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How to Introduce a New Pet to Your Cat


cats meeting nose to noseWhen living with a cat, you may eventually want to add another pet to the house. It’s a pretty normal desire, but your cat may feel differently, at least to begin with. If you’re thinking of introducing a new cat or dog into the home, there are a few steps you might want to take before letting your cat and this newcomer have at it. Here are some things you can do to introduce a new pet to your cat.

Before moving on, you may be curious as to why exactly you’d want to add another pet for your kitty to get along with. Well, for a lot of people the choice is based purely on the desire to have another animal, but there are real benefits for your cat as well. For one, another pet in the house can encourage exercise, as chasing, wrestling, and general play can occur, plus this adds another companion so that even if you’re away or sleeping, then your cat has someone to seek comfort from. For some of this is this a huge selling point indeed.

But once you decide to find a new cat or dog, keep in mind that not all cats will take kindly to the new addition. I have a cat and a dog, and the dog has never really been welcome in the house for as long as the cat is concerned. She has gotten better about allowing him to live near her, but they rarely if ever interact on positive terms, with the majority of their interactions coming down to either the dog running after her because he’s so bored he wants to get smacked, or it just so happens that they find themselves both asleep on the same couch, though typically with a barrier between them.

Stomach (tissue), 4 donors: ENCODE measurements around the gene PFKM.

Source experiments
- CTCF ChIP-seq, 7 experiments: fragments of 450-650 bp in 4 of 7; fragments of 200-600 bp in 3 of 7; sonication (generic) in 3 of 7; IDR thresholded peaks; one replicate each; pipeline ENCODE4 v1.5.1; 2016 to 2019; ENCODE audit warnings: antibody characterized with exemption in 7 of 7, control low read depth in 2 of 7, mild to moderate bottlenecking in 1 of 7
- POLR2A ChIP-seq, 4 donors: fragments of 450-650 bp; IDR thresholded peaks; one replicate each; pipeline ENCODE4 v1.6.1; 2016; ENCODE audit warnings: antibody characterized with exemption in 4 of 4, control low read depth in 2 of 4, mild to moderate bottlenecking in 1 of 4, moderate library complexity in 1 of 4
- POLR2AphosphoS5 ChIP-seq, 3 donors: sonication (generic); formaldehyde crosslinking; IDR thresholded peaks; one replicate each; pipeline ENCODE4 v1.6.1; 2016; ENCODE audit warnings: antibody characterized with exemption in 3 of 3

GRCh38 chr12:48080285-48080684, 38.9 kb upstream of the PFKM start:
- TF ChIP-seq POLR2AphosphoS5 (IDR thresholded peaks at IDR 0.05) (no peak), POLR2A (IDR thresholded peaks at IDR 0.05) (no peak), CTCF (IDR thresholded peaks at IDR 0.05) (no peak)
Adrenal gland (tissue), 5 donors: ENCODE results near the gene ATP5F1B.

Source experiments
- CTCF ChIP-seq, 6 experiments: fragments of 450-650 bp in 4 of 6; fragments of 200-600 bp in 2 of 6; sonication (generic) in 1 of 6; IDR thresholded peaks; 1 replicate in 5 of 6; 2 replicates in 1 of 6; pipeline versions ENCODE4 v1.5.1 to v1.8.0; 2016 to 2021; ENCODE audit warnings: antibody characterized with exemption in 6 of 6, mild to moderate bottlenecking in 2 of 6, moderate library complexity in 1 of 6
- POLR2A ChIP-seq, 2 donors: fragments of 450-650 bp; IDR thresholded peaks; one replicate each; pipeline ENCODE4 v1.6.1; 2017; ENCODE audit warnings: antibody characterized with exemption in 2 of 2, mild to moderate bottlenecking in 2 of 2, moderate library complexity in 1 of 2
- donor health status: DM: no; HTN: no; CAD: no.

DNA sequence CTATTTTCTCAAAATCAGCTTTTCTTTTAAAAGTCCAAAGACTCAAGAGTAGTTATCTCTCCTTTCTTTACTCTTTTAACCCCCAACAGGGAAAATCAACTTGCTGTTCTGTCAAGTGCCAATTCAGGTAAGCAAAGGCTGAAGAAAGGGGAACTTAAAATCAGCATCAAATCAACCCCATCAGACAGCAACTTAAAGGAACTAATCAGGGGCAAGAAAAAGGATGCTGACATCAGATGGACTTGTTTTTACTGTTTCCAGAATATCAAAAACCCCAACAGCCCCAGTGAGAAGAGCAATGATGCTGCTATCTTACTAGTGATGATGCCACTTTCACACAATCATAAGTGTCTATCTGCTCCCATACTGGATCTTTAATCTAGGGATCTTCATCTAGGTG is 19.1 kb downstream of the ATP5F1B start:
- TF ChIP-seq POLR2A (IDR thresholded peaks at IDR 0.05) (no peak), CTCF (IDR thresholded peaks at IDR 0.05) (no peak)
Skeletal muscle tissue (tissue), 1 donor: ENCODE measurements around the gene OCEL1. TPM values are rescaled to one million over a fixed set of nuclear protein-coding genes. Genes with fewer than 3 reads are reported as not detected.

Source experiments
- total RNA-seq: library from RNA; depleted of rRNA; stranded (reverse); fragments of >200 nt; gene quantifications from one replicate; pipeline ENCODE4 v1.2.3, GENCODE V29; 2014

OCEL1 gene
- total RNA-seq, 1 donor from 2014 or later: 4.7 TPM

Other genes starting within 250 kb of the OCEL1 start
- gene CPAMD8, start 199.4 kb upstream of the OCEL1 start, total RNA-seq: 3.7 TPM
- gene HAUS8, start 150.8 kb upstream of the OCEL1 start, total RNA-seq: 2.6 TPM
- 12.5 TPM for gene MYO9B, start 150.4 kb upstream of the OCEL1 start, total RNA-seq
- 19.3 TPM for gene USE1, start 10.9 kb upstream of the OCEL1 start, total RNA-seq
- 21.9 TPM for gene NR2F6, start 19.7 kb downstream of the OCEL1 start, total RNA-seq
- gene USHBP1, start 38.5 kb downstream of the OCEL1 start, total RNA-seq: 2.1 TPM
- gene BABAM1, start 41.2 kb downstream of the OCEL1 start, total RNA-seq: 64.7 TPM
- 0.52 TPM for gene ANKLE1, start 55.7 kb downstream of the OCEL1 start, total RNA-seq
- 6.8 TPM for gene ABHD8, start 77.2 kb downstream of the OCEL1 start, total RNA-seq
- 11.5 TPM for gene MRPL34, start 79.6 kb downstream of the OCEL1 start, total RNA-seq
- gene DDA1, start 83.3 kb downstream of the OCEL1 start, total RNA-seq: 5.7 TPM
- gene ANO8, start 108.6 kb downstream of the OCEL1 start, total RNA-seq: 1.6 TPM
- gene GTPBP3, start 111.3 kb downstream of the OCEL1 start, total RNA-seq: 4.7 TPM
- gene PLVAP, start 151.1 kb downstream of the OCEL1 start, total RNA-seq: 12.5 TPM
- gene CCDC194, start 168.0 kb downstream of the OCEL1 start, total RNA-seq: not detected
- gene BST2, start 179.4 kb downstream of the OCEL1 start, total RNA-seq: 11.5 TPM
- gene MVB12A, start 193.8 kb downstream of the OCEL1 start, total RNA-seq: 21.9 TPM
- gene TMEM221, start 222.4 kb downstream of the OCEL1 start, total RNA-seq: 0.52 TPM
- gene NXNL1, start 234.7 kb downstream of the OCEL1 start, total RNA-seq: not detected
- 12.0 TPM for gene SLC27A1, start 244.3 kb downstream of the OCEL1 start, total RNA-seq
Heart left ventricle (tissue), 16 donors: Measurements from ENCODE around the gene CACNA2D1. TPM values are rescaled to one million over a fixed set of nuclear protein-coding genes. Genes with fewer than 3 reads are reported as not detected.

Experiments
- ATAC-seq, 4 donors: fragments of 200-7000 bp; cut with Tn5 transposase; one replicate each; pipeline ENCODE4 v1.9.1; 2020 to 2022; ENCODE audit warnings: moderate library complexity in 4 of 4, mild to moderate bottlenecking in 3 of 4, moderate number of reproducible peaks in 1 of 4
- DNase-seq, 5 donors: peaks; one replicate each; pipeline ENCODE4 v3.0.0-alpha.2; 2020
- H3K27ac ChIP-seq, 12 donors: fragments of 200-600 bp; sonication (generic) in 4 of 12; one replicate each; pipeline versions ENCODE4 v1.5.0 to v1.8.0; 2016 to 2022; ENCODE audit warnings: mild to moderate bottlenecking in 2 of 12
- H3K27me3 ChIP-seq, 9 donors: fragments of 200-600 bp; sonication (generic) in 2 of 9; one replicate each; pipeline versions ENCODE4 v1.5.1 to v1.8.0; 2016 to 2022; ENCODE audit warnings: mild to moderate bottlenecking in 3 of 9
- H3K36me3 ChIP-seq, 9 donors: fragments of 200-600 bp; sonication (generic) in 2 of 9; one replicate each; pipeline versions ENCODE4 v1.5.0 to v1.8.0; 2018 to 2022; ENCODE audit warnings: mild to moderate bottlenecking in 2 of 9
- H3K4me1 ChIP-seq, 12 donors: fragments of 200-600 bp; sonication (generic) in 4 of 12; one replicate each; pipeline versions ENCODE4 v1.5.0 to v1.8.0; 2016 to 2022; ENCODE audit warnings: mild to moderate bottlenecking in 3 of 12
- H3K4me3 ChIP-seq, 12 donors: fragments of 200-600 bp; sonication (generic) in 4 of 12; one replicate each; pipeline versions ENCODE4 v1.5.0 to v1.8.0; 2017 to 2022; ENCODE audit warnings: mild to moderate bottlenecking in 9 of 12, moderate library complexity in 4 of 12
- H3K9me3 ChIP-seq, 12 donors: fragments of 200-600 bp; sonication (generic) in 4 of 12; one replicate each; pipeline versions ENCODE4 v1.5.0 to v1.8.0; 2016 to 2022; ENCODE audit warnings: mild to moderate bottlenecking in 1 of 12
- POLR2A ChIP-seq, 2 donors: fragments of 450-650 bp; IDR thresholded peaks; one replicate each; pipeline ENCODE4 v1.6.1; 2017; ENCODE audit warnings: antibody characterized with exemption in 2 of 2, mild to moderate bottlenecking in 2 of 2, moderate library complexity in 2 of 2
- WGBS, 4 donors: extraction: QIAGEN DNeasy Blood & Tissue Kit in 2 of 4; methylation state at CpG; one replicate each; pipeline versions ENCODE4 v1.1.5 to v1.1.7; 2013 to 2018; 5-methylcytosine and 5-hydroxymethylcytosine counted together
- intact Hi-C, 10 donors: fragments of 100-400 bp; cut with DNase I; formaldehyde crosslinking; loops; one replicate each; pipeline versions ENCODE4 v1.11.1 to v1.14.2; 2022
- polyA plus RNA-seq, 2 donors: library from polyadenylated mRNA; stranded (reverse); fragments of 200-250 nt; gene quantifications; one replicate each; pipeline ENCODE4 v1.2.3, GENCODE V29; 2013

If you’re confident that your cat can handle the addition, the first thing you’ll want to do is set up a room specifically for the newcomer. This time being separated is important because it lets the new dog or cat get used to the new place before there has to be full-on interaction. That initial comfort time is critical for all involved as it reduces some of the stress on both parties, which is really the goal with everything here.

Next, you’ll want the two to “meet” but only via scent. The best way to do this is have the two animals be separated by a door, allowing them to smell one another underneath. While this is happening, it’s best that you have one person with each pet, offering comfort throughout the process so that each pet gets the sense that what’s happening isn’t something that’s overly strange but rather something you’re assuring them is just fine.

Before actually letting them meet muzzle-to-muzzle, you’ll still want to have a barrier between them, though this time make sure it’s transparent like a kid-gate or a screen door. There should still be the scent factor involved, so putting them on opposite sides of a window make it difficult for the transition as part of the reasoning of adding the visual aspect is so they can put together that this is the same animal they smelled previously.

After a while of not freaking out at the sight of one another, you may finally be ready to let them fully interact. You don’t want to force the interaction though. Rather, you will just let both pets exist in the same room together and keep a close eye on how they handle this. Start with shorter test times and then gradually increase the time until there’s no need to watch them anymore. The hope is that the transition goes on without complications, but sometimes cats and other pets can be unpredictable, so be very watchful early on for fights or trouble.

There’s no way to force a pet to like another one, but you can take steps to make it more likely. It just takes patience sometimes. Let’s hope your cat is willing to accept new residents!



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